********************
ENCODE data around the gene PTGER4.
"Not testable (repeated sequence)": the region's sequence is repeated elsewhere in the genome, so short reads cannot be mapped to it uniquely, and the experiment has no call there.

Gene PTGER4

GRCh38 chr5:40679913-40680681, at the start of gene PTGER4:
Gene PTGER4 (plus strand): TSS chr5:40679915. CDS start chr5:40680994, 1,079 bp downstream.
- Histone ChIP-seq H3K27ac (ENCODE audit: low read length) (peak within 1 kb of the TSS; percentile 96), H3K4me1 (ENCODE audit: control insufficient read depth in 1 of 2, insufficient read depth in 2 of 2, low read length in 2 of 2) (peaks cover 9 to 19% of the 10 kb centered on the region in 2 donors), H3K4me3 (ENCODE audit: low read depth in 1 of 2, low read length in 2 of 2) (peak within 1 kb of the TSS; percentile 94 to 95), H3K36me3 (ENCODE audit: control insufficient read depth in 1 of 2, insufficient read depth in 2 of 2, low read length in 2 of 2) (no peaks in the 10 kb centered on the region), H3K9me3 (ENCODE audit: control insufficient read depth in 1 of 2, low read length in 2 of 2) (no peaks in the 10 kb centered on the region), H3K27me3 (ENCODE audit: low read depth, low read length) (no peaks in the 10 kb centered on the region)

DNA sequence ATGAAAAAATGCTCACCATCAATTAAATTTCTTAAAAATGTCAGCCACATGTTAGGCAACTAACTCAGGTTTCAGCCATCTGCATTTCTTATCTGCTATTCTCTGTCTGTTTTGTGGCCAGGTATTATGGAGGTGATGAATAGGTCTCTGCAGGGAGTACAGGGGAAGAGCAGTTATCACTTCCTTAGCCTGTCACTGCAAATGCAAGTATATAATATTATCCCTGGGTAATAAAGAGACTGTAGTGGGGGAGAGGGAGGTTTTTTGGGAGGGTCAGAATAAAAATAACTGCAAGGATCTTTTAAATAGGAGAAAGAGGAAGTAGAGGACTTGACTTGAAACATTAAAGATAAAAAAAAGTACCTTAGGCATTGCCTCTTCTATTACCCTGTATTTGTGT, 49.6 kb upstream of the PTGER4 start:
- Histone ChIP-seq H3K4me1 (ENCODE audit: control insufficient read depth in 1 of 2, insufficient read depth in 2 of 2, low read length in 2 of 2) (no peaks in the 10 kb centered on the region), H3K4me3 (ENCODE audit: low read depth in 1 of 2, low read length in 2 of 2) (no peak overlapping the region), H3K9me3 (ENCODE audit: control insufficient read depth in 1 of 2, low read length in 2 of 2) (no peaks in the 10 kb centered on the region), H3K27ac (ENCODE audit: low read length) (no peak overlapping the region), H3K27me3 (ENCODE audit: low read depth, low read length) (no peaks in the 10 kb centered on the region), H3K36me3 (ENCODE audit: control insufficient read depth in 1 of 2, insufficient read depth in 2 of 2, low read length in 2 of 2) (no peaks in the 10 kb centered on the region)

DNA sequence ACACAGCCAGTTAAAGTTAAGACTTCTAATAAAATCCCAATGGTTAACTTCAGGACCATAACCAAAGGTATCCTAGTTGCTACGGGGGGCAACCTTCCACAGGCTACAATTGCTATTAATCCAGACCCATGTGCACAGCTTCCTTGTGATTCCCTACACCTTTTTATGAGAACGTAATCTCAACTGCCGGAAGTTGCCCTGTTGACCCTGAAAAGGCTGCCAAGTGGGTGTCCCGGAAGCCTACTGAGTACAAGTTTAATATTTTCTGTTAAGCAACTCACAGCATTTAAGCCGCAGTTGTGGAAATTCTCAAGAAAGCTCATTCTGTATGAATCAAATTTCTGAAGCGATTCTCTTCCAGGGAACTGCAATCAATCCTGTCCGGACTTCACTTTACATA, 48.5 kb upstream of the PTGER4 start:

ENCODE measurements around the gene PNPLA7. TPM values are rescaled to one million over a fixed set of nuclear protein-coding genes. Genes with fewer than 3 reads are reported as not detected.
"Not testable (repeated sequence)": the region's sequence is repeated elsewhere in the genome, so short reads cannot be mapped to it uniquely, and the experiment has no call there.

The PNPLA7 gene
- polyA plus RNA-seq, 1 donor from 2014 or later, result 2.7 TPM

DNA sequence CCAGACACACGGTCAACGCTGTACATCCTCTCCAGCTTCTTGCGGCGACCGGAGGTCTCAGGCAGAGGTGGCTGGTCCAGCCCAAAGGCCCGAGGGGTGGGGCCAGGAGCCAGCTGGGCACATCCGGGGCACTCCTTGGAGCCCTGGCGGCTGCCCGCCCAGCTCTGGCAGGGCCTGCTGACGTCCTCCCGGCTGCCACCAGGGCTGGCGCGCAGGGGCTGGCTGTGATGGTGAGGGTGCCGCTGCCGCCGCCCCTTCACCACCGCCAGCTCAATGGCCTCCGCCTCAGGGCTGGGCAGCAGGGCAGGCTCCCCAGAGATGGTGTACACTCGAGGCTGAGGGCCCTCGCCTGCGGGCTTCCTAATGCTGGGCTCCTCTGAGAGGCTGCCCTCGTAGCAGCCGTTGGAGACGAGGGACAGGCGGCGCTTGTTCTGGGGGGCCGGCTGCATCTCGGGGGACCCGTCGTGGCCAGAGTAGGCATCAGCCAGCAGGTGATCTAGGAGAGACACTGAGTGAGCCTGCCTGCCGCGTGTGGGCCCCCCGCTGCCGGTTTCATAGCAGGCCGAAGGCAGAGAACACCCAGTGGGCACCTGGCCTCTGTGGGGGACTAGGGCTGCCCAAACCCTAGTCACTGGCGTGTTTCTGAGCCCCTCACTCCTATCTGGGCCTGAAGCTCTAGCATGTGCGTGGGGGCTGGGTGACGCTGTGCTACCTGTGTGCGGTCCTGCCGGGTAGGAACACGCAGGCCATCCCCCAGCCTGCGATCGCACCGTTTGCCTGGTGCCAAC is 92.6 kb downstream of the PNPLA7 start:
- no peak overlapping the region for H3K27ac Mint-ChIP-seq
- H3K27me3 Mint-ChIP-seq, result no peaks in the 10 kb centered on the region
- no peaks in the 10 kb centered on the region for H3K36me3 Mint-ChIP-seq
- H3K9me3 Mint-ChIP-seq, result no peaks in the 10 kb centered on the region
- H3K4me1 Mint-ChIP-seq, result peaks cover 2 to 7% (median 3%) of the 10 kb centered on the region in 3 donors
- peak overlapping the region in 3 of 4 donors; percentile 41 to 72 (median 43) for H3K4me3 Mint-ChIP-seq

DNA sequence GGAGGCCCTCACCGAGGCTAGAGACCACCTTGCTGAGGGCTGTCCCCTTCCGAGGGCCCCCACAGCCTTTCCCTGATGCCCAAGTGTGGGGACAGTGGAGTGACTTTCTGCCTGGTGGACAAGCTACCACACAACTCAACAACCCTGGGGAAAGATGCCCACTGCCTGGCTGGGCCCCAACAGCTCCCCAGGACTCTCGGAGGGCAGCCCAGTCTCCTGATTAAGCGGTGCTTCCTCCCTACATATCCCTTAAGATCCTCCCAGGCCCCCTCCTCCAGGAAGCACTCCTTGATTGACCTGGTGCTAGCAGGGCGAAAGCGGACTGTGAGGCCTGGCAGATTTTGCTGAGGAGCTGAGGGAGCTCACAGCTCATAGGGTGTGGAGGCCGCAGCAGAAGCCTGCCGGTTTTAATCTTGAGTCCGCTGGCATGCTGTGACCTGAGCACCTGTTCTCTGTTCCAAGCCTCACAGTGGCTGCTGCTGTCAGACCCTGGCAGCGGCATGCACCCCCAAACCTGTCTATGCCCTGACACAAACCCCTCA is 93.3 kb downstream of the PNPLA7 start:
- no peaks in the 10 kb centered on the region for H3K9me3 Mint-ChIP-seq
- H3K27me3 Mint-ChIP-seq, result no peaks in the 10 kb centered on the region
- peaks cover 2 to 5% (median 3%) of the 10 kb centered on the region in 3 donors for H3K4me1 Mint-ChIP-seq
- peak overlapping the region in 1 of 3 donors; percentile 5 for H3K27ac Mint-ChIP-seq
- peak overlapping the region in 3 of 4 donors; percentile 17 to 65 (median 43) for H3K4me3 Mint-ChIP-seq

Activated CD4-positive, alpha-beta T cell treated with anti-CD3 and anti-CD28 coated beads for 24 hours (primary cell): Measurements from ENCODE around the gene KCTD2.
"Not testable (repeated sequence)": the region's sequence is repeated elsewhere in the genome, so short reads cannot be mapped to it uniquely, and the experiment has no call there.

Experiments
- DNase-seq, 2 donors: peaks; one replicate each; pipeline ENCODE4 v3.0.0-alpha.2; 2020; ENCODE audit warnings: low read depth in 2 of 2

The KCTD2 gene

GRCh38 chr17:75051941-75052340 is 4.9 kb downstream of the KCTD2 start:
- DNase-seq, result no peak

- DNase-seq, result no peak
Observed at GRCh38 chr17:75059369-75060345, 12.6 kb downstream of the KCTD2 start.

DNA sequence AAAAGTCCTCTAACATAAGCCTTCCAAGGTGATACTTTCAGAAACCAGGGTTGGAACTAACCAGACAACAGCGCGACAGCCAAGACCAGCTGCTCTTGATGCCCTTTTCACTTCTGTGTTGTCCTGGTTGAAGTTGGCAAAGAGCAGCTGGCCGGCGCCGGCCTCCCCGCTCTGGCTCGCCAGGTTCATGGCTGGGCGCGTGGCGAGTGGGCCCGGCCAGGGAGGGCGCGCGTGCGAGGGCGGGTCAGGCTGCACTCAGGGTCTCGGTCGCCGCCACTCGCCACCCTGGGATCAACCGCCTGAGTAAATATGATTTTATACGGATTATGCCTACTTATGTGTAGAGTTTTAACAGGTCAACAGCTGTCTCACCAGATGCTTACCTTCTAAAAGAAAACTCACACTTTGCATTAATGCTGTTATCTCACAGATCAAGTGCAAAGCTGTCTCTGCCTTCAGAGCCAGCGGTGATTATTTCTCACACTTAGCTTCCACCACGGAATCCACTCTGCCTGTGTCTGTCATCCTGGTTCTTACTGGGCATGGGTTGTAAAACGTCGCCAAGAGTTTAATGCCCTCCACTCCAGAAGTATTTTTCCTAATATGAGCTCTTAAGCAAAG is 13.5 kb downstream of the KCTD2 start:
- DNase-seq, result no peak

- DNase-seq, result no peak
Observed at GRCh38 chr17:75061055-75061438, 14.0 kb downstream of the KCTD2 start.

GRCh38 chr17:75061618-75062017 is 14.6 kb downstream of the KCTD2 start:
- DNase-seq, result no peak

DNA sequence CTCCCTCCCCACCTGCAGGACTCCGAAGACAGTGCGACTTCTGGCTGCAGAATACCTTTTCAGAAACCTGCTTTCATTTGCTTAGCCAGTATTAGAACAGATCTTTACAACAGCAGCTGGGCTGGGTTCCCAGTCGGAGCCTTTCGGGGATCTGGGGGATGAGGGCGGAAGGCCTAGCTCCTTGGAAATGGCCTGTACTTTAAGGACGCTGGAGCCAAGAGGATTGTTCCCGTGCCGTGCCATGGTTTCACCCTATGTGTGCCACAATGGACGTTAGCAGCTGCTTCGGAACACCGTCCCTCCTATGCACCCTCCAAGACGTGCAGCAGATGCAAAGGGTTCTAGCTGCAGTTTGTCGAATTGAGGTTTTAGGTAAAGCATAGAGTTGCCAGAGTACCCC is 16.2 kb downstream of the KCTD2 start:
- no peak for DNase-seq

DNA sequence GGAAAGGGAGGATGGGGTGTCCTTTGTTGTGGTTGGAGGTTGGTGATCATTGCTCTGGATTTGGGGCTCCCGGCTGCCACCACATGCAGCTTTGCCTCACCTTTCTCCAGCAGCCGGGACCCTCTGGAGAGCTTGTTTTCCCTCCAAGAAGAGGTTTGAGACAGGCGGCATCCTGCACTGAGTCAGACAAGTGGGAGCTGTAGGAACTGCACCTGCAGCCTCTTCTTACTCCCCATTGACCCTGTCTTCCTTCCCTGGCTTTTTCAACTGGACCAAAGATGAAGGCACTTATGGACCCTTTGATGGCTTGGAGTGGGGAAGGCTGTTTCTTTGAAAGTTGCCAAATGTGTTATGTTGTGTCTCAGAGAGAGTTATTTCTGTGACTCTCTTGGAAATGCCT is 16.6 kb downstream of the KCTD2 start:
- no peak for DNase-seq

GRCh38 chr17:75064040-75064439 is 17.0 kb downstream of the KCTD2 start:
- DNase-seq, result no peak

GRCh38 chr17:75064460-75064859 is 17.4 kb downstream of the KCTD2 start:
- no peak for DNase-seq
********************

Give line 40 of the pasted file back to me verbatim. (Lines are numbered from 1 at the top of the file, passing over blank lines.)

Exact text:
GRCh38 chr17:75061618-75062017 is 14.6 kb downstream of the KCTD2 start: